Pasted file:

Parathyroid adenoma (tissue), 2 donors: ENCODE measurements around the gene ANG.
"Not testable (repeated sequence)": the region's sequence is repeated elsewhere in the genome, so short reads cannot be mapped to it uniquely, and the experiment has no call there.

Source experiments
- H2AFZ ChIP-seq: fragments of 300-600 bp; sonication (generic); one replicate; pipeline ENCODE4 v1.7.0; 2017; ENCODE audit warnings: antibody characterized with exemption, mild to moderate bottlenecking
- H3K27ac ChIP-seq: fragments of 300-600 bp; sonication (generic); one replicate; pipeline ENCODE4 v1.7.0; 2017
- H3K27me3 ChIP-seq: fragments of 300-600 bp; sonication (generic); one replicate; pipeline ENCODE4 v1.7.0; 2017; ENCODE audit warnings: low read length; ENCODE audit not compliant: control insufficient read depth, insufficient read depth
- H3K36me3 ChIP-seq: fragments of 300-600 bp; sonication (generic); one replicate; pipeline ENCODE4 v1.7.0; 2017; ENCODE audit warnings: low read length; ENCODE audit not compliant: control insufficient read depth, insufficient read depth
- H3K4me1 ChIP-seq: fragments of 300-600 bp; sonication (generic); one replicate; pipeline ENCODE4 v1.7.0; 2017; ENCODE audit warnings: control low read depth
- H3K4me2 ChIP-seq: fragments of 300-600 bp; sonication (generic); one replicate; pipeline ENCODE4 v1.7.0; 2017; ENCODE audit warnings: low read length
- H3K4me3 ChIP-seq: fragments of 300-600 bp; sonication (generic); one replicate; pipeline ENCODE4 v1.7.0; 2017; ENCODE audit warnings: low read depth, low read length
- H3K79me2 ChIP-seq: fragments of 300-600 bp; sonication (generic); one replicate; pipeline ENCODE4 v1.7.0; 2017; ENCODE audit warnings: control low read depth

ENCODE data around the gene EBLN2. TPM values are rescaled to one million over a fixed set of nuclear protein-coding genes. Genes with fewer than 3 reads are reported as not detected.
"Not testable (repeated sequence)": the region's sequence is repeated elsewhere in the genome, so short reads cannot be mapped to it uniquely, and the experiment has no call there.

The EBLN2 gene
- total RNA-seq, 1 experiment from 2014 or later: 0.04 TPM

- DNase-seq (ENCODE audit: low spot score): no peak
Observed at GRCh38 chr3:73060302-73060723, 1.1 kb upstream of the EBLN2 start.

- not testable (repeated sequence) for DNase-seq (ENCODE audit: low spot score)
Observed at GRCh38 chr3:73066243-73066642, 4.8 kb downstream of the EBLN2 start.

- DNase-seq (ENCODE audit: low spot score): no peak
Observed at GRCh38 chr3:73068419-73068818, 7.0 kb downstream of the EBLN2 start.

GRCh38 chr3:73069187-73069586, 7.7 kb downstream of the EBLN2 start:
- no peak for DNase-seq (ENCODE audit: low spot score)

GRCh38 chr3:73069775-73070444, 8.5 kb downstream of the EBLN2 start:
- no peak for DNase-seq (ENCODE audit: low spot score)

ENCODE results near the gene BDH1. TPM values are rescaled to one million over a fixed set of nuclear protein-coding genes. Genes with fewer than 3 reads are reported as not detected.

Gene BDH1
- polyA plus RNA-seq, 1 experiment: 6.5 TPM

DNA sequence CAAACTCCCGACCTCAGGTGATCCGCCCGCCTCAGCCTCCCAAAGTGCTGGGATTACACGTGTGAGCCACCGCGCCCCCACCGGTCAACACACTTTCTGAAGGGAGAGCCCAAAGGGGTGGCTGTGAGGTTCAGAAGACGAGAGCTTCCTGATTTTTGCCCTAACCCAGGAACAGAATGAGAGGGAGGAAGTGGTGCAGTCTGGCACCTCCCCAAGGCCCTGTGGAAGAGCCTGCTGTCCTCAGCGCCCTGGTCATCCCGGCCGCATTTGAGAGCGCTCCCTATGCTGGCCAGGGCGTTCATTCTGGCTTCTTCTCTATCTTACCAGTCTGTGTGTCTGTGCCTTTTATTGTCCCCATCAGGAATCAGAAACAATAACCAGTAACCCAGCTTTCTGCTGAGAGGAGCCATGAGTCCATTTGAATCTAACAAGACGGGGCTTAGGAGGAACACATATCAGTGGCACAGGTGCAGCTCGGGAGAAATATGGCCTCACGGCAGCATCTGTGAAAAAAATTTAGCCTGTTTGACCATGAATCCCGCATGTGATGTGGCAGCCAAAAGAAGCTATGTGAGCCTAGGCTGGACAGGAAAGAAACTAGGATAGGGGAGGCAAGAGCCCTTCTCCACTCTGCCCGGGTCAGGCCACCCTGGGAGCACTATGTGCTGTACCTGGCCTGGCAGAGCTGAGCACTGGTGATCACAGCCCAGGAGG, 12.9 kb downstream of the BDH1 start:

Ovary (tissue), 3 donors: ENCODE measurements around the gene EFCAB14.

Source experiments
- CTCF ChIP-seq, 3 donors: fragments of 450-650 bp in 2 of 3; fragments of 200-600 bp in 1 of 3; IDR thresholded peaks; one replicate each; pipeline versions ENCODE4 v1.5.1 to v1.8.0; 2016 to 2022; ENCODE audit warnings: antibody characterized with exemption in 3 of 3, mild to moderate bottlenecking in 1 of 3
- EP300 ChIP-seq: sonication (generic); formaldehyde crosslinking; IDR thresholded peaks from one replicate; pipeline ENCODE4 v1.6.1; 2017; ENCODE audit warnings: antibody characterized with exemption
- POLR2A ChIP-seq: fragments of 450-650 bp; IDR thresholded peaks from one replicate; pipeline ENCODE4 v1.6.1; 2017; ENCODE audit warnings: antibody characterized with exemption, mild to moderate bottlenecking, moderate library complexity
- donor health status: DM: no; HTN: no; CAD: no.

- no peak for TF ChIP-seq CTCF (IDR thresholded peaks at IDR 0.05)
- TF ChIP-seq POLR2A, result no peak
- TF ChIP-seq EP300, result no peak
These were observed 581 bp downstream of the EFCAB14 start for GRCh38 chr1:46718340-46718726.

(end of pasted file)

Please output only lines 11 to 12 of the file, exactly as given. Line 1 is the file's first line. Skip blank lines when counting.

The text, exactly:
- H3K79me2 ChIP-seq: fragments of 300-600 bp; sonication (generic); one replicate; pipeline ENCODE4 v1.7.0; 2017; ENCODE audit warnings: control low read depth

ENCODE data around the gene EBLN2. TPM values are rescaled to one million over a fixed set of nuclear protein-coding genes. Genes with fewer than 3 reads are reported as not detected.